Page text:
1
vote
2answers
1k views

How do they express the time, in American and British English?

I don't know if this is a good question. But as far as I know, and as I do it, American English also say "after" other than "past" in expressing times. For example, a quarter after six instead of, a ...
2
votes
2answers
114 views

Using “and” with numbers [duplicate]

I'm a computer programmer and I'm working about this problem. I must say that I'm not very familiar with British English and I'd like to know when the word and is used in the numbers. The perfect ...
1
vote
1answer
2k views

How to write out numbers in compliance with British usage?

This question regards the numbers from 1 to 999. We can ignore commas, hyphens, and spaces. What I'm interested in is when and where to use the word "and". There are a few interesting cases: 1) 20 ...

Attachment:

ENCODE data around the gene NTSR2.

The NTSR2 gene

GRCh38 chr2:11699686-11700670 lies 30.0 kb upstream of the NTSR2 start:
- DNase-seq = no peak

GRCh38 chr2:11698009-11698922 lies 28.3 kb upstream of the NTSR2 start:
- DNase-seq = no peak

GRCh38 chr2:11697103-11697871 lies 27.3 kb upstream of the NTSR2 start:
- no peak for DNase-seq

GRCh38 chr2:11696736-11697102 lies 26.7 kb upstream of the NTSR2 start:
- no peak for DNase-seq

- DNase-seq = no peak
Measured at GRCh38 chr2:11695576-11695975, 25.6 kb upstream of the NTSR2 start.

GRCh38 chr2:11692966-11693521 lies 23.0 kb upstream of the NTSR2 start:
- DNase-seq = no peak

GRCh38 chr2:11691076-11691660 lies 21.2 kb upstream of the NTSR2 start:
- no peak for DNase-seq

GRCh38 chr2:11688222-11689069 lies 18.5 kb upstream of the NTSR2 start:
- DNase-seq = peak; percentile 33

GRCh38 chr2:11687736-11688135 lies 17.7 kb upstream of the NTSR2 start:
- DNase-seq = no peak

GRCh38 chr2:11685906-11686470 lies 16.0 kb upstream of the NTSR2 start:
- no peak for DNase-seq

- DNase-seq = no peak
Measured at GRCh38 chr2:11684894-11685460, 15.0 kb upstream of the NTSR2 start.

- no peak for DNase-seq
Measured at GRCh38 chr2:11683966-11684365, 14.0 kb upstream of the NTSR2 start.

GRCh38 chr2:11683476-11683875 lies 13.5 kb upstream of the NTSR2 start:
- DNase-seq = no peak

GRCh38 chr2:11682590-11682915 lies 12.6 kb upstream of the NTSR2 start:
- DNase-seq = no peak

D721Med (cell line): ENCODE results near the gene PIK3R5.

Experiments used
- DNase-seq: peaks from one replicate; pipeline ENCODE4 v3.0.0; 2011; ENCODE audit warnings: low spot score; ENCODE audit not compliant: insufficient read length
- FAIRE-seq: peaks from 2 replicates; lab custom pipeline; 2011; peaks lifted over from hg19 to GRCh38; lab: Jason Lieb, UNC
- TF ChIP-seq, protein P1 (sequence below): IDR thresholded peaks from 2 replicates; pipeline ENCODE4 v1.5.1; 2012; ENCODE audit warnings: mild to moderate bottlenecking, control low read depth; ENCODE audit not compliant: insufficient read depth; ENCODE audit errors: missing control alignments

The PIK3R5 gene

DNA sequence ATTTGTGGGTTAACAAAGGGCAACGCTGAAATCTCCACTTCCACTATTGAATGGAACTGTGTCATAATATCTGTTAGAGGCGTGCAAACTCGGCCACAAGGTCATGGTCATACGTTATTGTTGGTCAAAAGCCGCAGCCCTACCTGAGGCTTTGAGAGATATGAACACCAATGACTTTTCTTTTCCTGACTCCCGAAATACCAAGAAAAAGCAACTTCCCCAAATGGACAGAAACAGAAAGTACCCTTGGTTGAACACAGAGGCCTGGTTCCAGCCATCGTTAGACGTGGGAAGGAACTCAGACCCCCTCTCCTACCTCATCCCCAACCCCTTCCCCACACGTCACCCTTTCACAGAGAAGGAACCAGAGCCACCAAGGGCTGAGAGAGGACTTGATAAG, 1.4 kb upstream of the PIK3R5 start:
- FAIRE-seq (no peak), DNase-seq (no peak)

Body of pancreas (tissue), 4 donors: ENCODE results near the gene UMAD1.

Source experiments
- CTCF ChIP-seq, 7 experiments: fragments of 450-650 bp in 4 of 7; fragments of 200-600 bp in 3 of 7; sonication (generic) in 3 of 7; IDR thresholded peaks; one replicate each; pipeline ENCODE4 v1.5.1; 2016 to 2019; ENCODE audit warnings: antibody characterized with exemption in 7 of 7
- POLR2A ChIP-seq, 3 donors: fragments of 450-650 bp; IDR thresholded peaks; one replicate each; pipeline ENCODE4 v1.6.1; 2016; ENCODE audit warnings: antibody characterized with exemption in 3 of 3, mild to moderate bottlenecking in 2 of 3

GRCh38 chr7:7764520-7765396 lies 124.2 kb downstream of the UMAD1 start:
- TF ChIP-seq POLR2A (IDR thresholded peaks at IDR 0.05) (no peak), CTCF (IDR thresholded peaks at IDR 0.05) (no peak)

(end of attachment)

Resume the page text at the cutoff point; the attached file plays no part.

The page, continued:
-1
votes
1answer
2k views

“Three-hundred forty-two” or “three-hundred and forty-two”? [closed]

So on this answer here: http://stackoverflow.com/questions/12699791/finding-the-word-version-of-a-number/12700097#comment17146082_12700097 We were having the argument whether it is “three hundred and ...
5
votes
3answers
4k views

Usage of “and” and comma when writing numbers UK style

I am trying to understand the rules for writing numbers in words under the UK rules (with "and"). I understand how to write small numbers (up to a few thousands), but I am not sure when to use "and" ...
2
votes
2answers
3k views

“A hundred percent” vs. “hundred percent”

Which sentence is grammatically correct: I'm a hundred percent sure I'm hundred percent sure Any help would be greatly appreciated!
2
votes
2answers
225 views

Is it safe to use the British standard for numbering in a novel with a worldwide audience? [duplicate]

Possible Duplicate: Billion and other large numbers Where I am from (Barbados) I grew up knowing a Billion to = 1000 000 000 000, not 1000 000 000, and it was some years before I learned to ...
15
votes
3answers
701 views

Billion and other large numbers

Traditionally a billion in American English means 109 (1,000,000,000, a thousand million) while in British English it means 1012 (a million million) with milliard meaning 109. Is this still the case ...